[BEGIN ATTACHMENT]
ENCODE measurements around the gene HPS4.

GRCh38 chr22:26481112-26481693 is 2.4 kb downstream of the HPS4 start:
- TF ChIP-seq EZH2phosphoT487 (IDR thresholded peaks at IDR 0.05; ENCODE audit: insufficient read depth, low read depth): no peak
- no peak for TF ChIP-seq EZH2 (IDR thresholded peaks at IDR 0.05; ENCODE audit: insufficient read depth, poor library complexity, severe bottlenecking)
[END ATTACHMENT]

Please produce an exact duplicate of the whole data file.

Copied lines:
ENCODE measurements around the gene HPS4.

GRCh38 chr22:26481112-26481693 is 2.4 kb downstream of the HPS4 start:
- TF ChIP-seq EZH2phosphoT487 (IDR thresholded peaks at IDR 0.05; ENCODE audit: insufficient read depth, low read depth): no peak
- no peak for TF ChIP-seq EZH2 (IDR thresholded peaks at IDR 0.05; ENCODE audit: insufficient read depth, poor library complexity, severe bottlenecking)